Received: by alpheratz.cpm.aca.mmu.ac.uk id PAA29146 (8.6.9/5.3[ref firstname.lastname@example.org] for cpm.aca.mmu.ac.uk from email@example.com); Sun, 17 Sep 2000 15:04:18 +0100 Date: Sun, 17 Sep 2000 14:06:11 +0100 From: Robin Faichney <firstname.lastname@example.org> To: email@example.com Subject: Re: Purported mystical "knowledge" Message-ID: <20000917140611.B2429@reborntechnology.co.uk> References: <200009142049.QAA28199@mail6.lig.bellsouth.net> <200009161917.PAA18118@mail3.lig.bellsouth.net> <39C3DBD9.A6DECE06@fcol.com> Content-Type: text/plain; charset=us-ascii User-Agent: Mutt/1.0.1i In-Reply-To: <39C3DBD9.A6DECE06@fcol.com>; from firstname.lastname@example.org on Sat, Sep 16, 2000 at 04:45:14PM -0400 Sender: email@example.com Precedence: bulk Reply-To: firstname.lastname@example.org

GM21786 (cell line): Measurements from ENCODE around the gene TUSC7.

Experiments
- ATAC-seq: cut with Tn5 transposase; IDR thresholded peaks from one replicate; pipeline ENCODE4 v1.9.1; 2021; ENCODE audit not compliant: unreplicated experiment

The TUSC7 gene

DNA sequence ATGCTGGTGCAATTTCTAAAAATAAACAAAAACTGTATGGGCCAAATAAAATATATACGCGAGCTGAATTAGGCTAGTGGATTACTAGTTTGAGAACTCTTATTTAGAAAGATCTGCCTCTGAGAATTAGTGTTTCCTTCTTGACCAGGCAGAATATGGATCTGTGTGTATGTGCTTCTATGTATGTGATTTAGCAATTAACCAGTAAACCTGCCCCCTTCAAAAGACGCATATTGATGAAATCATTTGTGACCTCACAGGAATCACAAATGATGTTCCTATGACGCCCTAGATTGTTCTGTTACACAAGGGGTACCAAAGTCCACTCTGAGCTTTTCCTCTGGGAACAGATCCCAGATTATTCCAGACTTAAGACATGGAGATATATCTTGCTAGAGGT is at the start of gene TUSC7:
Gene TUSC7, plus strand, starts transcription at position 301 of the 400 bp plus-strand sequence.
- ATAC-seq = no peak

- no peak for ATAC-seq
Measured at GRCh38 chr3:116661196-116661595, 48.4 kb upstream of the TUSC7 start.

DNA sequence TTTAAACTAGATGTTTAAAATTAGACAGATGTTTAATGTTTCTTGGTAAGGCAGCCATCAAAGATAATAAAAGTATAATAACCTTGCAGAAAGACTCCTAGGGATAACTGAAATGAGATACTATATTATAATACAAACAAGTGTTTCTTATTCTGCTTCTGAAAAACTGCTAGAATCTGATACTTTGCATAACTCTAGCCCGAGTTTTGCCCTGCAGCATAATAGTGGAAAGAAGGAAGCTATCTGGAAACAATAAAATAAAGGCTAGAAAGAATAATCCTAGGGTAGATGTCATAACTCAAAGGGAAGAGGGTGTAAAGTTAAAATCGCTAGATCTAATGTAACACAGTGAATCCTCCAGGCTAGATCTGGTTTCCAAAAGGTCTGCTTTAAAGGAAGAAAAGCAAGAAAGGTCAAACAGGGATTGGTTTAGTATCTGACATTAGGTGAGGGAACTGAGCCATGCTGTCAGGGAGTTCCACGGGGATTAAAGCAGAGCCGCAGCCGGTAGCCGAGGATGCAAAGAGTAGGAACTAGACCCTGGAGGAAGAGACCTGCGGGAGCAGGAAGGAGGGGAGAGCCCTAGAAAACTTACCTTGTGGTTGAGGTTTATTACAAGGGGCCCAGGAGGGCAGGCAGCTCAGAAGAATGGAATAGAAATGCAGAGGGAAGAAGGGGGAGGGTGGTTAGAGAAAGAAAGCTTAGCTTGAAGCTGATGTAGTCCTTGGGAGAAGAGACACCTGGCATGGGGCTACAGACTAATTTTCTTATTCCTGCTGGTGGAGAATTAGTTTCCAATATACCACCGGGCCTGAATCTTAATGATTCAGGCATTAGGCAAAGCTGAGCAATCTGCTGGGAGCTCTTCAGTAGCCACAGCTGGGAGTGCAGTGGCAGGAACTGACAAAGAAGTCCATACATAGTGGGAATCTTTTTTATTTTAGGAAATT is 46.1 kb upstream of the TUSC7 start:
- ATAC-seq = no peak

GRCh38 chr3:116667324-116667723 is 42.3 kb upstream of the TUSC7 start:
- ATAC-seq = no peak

On Sat, Sep 16, 2000 at 04:45:14PM -0400, Robert (Bob) Grimes wrote:
> I cannot figure why one would have to create a whole new
> vocabulary where it could be expressed in "normal" language...
What about cases where it could not be expressed in "normal" language?
Personally, I think that new ideas very often deserve new words.
Reuse of old ones can be very confusion-prone.
Of course, the more conservative among us will naturally be averse to
neologisms. Not that I'd necessarily accuse you of that, Bob. But we're
all a bit conservative at some times, in some ways, aren't we?
-- Robin Faichney
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